Top Ten Tuesday – Bookish Worlds I Would/Wouldn’t Want To Live In

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Top Ten Tuesday was create The Broke and the Bookish in June of 2010 and was moved to That Artsy Reader Girl in January of 2018. It was born of a love of lists, a love of books, and a desire to bring bookish friends together.

Hi all and welcome to another Top Ten Tuesday. I decided with this one to do five bookish worlds I would want to live in and five I wouldn’t. I’m interpreting ‘bookish world’ as just the world that is being portrayed in a book, even if it is the real world and not a fantasy one, if that makes sense! This is mainly because whilst I do read fantasy, it’s not a genre I read frequently! I really hope you enjoy reading!

Bookish Worlds I Would Want to Live In:

1.Harry Potter Series by JK Rowling

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Summary: from Goodreads

When a letter arrives for unhappy but ordinary Harry Potter, a decade-old secret is revealed to him that apparently he’s the last to know. His parents were wizards, killed by a Dark Lord’s curse when Harry was just a baby, and which he somehow survived. Leaving his unsympathetic aunt and uncle for Hogwarts, a wizarding school brimming with ghosts and enchantments, Harry stumbles upon a sinister mystery when he finds a three-headed dog guarding a room on the third floor. Then he hears of a missing stone with astonishing powers which could be valuable, dangerous – or both. An incredible adventure is about to begin!

Why?

This one is a bit of a given, right? I think almost anyone who read the Harry Potter books in their childhood wanted to become part of the wizarding world! Being honest, at 26, I still kind of do. I think this is because Rowling was so unbelievably creative when she made up Hogwarts and the world that witches and wizards live in. Plus she made it so that it almost could have been true and just flickering behind the surface of our world, or the muggle world. I love it and the Harry Potter books are always a comfort to me so I would definitely jump at the chance to live in that world.

2. Pride and Prejudice by Jane Austen

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Summary: from Goodreads

‘It is a truth universally acknowledged, that a single man in possession of a good fortune must be in want of a wife.’ Thus memorably begins Jane Austen’s Pride and Prejudice, one of the world’s most popular novels. Pride and Prejudice–Austen’s own ‘darling child’–tells the story of fiercely independent Elizabeth Bennett, one of five sisters who must marry rich, as she confounds the arrogant, wealthy Mr. Darcy. What ensues is one of the most delightful and engrossingly readable courtships known to literature, written by a precocious Austen when she was just twenty-one years old.

Why?

I love the Regency Era, it always seems so romantic and charming and I would love to go to all the fancy balls and events. I have to say I would really only want to go back to this era if I could be rich in that era because unfortunately, throughout most of history, it sucked to be poor. But if I could go back and be a Lady or Duchess, I would be totally up for it. I mean, the fashion alone would make it worth it! And if I bumped into a Mr Darcy type – that would be even better.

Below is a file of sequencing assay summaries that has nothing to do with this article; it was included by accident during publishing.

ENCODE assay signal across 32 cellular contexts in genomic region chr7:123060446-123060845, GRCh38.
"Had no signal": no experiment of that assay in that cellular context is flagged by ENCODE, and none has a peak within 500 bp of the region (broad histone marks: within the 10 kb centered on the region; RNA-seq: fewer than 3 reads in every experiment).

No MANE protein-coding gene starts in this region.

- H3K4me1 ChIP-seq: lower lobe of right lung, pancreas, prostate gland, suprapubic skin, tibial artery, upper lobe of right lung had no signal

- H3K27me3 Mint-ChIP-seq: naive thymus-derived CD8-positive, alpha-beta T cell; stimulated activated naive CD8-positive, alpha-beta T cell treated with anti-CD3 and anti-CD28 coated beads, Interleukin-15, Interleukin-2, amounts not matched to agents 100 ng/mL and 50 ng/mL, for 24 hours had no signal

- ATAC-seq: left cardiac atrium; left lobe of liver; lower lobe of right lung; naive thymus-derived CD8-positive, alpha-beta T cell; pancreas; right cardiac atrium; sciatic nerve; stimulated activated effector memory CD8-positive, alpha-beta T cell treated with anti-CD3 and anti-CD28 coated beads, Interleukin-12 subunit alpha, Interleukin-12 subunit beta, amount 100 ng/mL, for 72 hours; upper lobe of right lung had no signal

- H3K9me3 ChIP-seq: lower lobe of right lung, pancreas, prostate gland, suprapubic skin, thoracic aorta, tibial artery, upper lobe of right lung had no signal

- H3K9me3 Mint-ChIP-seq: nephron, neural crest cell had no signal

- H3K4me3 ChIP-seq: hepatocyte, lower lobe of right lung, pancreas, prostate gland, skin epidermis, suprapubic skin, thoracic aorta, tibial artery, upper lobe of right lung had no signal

3. Circe by Madeline Miller

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Summary: from Goodreads

In the house of Helios, god of the sun and mightiest of the Titans, a daughter is born. But Circe is a strange child–not powerful, like her father, nor viciously alluring like her mother. Turning to the world of mortals for companionship, she discovers that she does possess power–the power of witchcraft, which can transform rivals into monsters and menace the gods themselves.

Threatened, Zeus banishes her to a deserted island, where she hones her occult craft, tames wild beasts and crosses paths with many of the most famous figures in all of mythology, including the Minotaur, Daedalus and his doomed son Icarus, the murderous Medea, and, of course, wily Odysseus.

But there is danger, too, for a woman who stands alone, and Circe unwittingly draws the wrath of both men and gods, ultimately finding herself pitted against one of the most terrifying and vengeful of the Olympians. To protect what she loves most, Circe must summon all her strength and choose, once and for all, whether she belongs with the gods she is born from, or the mortals she has come to love.

Why?

I love the world of Greek Mythology so it would be amazing to live in it. I think I would like it if I was a Goddess of some description, not one of the super famous ones, but one with a great, creative name and some cool powers! Madeline Miller creates such a powerful image of a world inhabited by Gods and mythical creatures that it does really make you want to see it. Although, in her books, it does seem like being a Goddess doesn’t really make you immune to other Gods’ or Goddesses’ wrath so as long as I could avoid that – we’re good!

4. Is Everyone Hanging Out Without Me? by Mindy Kaling

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Summary: from Goodreads

Mindy Kaling has lived many lives: the obedient child of immigrant professionals, a timid chubster afraid of her own bike, a Ben Affleck–impersonating Off-Broadway performer and playwright, and, finally, a comedy writer and actress prone to starting fights with her friends and coworkers with the sentence “Can I just say one last thing about this, and then I swear I’ll shut up about it?”

Perhaps you want to know what Mindy thinks makes a great best friend (someone who will fill your prescription in the middle of the night), or what makes a great guy (one who is aware of all elderly people in any room at any time and acts accordingly), or what is the perfect amount of fame (so famous you can never get convicted of murder in a court of law), or how to maintain a trim figure (you will not find that information in these pages). If so, you’ve come to the right book, mostly!

Why?